There's a further problem.  The ECB has actually said that to guarantee your account from a failure out of your control, you must pay a substantial percentage of your own savings.  There would be no reason to actually trust the FDIC/ECB to do anything to help you.  The very value of the Euro is now questionable.

Yea it's pretty much a no brainer for the account holder. "Hmm, do I want to give up 10% of my money to protect the other 90% so I can continue to receive this awesome 0.25% intrest rate, or should I just take my money out and trade it for some canned food toilet toliet paper to survive the now enviable meltdown?"


The difficulty in this situation is that Cypriots can't actually get to their money to take it out.
 
2013-03-20 01:07:28 PM

qorkfiend: Tricky Chicken: WeenerGord: FTFA:  "At the end of the day we're only talking about an additional seven to eight billion dollars of additional money that is needed to have a complete package for Cyprus, this is small change for Russia."

FFS, how can I get some of that small change?

Goofus is a dumbass and wastes/loses his money
Galant is cautious and saves some of his money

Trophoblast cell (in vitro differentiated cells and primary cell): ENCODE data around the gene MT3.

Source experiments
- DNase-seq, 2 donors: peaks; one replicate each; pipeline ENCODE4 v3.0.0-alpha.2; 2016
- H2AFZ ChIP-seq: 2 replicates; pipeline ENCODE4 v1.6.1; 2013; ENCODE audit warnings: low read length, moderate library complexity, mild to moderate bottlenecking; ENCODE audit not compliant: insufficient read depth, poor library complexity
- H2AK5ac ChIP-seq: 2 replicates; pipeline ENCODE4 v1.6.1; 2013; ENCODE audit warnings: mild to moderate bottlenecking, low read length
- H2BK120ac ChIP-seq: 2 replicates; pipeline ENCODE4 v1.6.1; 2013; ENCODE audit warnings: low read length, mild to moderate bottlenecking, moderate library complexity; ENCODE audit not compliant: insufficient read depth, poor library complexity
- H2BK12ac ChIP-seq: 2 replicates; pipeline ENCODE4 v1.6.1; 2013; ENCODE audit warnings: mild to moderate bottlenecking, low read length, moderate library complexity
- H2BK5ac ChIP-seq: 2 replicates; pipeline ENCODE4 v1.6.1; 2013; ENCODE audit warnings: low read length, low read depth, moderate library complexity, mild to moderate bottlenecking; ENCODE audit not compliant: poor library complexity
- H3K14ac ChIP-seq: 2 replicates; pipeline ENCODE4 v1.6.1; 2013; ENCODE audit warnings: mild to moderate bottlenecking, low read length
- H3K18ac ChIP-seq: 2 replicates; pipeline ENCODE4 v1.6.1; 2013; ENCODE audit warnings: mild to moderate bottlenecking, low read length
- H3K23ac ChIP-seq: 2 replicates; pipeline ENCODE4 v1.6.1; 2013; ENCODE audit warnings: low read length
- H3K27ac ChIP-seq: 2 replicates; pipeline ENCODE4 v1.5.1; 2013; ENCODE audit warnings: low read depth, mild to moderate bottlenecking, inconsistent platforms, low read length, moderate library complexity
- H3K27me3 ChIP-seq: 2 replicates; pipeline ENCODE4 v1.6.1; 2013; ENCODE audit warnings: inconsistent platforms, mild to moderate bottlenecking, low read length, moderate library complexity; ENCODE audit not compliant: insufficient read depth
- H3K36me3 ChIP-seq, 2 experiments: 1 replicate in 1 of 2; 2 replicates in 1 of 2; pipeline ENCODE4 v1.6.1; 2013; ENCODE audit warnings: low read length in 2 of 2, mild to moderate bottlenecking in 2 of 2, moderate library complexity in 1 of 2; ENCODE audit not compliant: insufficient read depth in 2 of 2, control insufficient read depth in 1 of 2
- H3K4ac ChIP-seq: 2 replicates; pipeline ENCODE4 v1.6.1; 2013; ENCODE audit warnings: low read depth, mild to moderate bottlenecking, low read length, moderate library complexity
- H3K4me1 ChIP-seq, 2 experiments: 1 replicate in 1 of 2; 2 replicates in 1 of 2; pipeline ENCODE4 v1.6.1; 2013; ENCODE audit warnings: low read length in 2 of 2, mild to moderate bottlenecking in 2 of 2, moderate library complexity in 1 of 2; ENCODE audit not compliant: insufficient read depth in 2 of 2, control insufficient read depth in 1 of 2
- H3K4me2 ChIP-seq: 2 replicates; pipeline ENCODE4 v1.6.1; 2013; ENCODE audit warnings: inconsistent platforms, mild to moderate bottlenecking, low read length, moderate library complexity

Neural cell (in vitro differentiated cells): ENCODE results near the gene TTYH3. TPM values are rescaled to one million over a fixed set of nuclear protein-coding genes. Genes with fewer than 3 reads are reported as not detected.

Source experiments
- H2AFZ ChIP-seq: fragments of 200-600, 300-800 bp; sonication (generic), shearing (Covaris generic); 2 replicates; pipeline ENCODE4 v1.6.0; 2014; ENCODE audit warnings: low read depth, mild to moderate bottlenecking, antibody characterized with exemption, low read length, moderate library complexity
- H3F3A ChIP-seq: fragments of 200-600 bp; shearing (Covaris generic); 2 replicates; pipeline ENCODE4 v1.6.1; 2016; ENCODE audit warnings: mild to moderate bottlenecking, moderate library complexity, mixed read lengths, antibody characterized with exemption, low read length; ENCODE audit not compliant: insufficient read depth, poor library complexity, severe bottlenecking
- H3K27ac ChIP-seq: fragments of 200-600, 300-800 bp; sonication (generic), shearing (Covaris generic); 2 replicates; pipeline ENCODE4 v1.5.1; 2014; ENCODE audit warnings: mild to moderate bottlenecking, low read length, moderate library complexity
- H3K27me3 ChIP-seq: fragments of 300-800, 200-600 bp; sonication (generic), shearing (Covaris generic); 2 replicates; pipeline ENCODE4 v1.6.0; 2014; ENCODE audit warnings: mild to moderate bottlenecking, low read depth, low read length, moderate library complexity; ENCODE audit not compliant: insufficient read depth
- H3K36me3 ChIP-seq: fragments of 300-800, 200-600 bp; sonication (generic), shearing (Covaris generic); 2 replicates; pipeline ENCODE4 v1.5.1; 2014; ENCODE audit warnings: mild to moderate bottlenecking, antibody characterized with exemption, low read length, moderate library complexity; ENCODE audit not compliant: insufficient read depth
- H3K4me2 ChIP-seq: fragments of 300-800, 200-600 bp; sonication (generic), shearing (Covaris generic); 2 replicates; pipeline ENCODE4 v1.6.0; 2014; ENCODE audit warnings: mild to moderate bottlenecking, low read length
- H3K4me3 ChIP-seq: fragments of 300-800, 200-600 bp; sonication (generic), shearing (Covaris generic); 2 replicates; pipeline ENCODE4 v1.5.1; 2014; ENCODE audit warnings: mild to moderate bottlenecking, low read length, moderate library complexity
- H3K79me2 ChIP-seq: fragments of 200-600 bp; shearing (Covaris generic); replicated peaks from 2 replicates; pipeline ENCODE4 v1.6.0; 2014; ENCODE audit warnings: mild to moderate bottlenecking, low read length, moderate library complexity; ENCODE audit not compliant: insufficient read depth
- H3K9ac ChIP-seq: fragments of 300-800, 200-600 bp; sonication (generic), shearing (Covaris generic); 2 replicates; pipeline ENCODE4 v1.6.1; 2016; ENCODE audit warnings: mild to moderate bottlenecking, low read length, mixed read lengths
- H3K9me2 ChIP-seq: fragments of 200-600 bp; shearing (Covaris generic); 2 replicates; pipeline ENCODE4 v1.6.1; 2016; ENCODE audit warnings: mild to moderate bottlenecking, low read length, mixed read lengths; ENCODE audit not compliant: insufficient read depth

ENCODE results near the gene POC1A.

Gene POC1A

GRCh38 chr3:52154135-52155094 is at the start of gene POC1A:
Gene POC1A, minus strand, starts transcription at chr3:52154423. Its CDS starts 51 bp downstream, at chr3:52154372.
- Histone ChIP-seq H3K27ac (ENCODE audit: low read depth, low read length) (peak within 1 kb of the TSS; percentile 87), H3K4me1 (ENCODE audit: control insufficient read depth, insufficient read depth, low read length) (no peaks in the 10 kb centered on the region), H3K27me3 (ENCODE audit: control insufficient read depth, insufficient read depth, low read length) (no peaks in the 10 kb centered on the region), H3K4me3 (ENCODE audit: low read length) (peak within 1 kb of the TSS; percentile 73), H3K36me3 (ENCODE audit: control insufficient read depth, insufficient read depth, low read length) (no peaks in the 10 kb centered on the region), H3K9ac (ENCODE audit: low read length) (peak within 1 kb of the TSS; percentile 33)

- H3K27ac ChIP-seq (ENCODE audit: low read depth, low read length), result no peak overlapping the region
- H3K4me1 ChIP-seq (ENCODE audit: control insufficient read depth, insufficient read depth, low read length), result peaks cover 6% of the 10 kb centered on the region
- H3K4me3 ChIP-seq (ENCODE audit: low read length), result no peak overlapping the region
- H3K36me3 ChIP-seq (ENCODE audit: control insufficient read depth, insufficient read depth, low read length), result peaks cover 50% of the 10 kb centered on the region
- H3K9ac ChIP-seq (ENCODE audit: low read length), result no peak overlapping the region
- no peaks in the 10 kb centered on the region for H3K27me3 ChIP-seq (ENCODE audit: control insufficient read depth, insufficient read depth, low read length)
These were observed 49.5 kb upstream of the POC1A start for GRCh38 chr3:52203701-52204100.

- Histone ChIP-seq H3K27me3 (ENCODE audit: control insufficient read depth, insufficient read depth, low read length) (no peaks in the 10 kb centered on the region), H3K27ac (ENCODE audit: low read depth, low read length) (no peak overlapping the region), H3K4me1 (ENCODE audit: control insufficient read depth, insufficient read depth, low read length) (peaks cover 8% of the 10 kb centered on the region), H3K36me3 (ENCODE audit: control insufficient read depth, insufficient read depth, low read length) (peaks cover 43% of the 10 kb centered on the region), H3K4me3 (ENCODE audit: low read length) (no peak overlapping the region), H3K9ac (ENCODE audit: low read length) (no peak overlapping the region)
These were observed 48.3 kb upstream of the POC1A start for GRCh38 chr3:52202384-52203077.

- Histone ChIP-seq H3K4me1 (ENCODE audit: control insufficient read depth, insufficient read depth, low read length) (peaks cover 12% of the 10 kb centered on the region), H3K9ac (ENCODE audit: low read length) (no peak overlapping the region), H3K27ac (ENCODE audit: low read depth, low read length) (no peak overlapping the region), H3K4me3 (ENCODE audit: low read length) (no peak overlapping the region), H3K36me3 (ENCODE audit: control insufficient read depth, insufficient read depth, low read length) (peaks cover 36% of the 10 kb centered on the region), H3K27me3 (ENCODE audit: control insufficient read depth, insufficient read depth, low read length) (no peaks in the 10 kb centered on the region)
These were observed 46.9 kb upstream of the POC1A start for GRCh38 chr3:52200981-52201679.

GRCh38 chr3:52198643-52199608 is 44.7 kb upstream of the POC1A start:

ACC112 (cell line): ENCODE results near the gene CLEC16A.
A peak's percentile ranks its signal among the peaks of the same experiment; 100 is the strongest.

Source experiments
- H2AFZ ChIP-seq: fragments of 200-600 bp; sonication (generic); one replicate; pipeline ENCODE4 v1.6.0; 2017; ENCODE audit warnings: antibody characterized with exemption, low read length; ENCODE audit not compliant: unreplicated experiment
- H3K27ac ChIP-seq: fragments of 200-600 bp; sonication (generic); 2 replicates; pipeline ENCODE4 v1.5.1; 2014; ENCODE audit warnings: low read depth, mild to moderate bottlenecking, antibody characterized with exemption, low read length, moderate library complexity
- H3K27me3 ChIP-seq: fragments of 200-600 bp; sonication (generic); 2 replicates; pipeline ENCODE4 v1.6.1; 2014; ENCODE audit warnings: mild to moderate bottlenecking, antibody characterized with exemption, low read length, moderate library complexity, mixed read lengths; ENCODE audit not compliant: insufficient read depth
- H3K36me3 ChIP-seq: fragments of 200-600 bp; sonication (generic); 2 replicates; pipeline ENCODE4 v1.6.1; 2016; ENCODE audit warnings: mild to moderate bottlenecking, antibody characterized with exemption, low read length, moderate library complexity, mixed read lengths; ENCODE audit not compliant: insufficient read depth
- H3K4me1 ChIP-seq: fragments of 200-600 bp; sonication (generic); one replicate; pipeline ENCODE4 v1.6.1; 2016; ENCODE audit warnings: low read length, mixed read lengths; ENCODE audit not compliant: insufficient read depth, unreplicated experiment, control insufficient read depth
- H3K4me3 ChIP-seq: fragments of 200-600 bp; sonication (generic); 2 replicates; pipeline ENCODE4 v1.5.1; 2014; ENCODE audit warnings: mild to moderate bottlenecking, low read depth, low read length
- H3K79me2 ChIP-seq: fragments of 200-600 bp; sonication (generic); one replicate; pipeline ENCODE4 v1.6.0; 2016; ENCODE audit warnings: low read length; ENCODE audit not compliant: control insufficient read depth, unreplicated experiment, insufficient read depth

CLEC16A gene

Goofus is now in a totally screwed position.
Galant could throw Goofus a few bucks and bail him out.

How many times would Galant need to bail Goofus out if Goofus is always going to be a dumbass?

Are we pretending that nothing Goofus does could ever affect Gallant?


Hell, I'm pretending that Goofus and Galant are people.  How screwed is europe if Cyprus fails? Or Greece?
 
2013-03-20 01:08:07 PM

qorkfiend: mizchief: GAT_00: ArkPanda: It's not Cyprus banking by itself, it's the credit of all EU banks. Imagine if the FDIC suddenly said, "We're not guaranteeing any banks accounts in Indiana and money in those accounts could be lost." No one would have confidence in any of the FDIC and Fed guarantees for any of the U.S. banking system. That's what Europe is looking at. If the European Central Bank is allowing its account guarantees to be voided, anyone with the ability is going to transfer their money to the U.S. and Asia and Europe will collapse overnight.

There's a further problem.  The ECB has actually said that to guarantee your account from a failure out of your control, you must pay a substantial percentage of your own savings.  There would be no reason to actually trust the FDIC/ECB to do anything to help you.  The very value of the Euro is now questionable.